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Pedestrian safety first during October, Transport Month

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The JTTC teaches learners valuable road safety lessons. PHOTO: kaylynne bantom
The JTTC teaches learners valuable road safety lessons. PHOTO: kaylynne bantom

Pedestrian safety. That is the key focus for Transport Month – celebrated in October annually since 2005.

Premier Alan Winde and Western Cape Minister for Transport and Public Works, Daylin Mitchell, officially launched Transport Month at Belhar Primary School on Friday 1 October.

Transport Month is a government call to action for people to use public transport in order to address traffic congestion on the roads. Friday’s launch was also to revive the Junior Traffic Training Centre (JTTC) at the school. JTTCs are simulated road environments where children between the ages of seven and 10 years can learn how to use roads safely and responsibly without being exposed to real, life-threatening traffic hazards. Road markings have been painted on a tarred quad in the school and road signs are supplied.

Learners will be taught about the rules of the road and the meanings of different signs. The training, which will take place during the life skills class, will focus on basic lessons like crossing a road safely, walking on the correct side of the road, and other basic road safety skills.

Mitchell says the Safety in Traffic Education Programme (STEP), an initiative implemented in collaboration with the Road Traffic Management Corporation (RTMC) and the Western Cape Education Department (WCED), was designed in alignment with the life orientation educators’ work schedule and the learners’ workbooks within the school curriculum.

The school is surrounded by two busy roads: Stellenbosch Arterial and Erica Drive. According to Forensic Pathology statistics, 51 pedestrians were killed in the Belhar, Delft and Ravensmead areas from October 2019 until June this year, meaning approximately three people are killed in the area monthly or one person is killed every ten days.

Mitchell says the aim of the JTTC is to ensure that learners do not become a road fatality statistic.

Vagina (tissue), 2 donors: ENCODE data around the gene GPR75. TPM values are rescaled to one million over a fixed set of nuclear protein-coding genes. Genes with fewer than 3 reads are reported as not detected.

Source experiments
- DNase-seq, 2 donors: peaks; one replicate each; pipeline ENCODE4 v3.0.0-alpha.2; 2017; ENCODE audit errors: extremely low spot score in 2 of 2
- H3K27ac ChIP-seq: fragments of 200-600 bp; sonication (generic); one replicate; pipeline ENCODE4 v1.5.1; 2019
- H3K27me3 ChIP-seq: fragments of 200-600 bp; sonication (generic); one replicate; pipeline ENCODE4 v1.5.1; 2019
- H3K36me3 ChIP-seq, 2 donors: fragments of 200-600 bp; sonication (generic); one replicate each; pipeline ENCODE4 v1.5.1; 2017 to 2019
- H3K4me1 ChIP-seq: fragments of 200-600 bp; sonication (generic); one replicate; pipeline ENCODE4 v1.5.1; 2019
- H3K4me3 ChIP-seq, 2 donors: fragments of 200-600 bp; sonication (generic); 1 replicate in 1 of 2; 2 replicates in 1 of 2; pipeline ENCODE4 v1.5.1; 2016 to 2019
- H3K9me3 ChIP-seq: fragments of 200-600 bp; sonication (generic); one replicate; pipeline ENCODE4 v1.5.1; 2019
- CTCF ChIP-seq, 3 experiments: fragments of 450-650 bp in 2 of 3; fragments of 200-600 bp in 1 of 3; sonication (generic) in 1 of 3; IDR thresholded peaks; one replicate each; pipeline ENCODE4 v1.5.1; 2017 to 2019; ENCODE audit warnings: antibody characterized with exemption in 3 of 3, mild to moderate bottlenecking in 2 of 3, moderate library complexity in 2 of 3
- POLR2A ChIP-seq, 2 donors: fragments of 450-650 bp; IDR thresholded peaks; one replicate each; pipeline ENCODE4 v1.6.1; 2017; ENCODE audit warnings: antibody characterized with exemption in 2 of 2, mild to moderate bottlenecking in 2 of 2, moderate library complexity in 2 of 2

“With regards to pedestrian safety, the highlight is to ensure that we get our children educated about road safety from a young age so that they do not become one of the statistics of pedestrian fatalities that we’ve seen in the province.”

Mitchell says schools can make a request for a JTTC or a traffic authority can recommend its establishment. “It can be set up at a school or in a community where a large enough concrete or tarmac slab is to be found. RSM (Road Safety Management) supplies the paint, brushes, mini road signs and other equipment needed once a request for the establishment of a JTTC has been approved.”

Alister Pedro, principal at the school, says: “We have extremely busy roads adjacent and running past our school and the children need to know what the rules are so that they are kept safe. Too many incidents have happened in the past in front of us and we even had one of our children who was killed on the pedestrian crossing a few years ago, so we want to prevent that.”

Learner Calib Samuels (7) says: “I have learned that when you get to a pedestrian crossing you must stop then look and if there are no cars then you can go.”

Mia Herbert (8) says: “You must look right, then left, then right again then listen for any cars and if there is nothing then you can cross.”

While Carla Bentin (7) says: “I will be telling my friends about the rules of the road.”

Winde concludes: “Provincial government is committed to ensuring that each person in our province can enjoy a safe commute, whether walking, cycling, using public transport, or even driving. As we commemorate transport month this October, let us continue to be mindful on our roads at all times, whether we are the driver or the pedestrian.”

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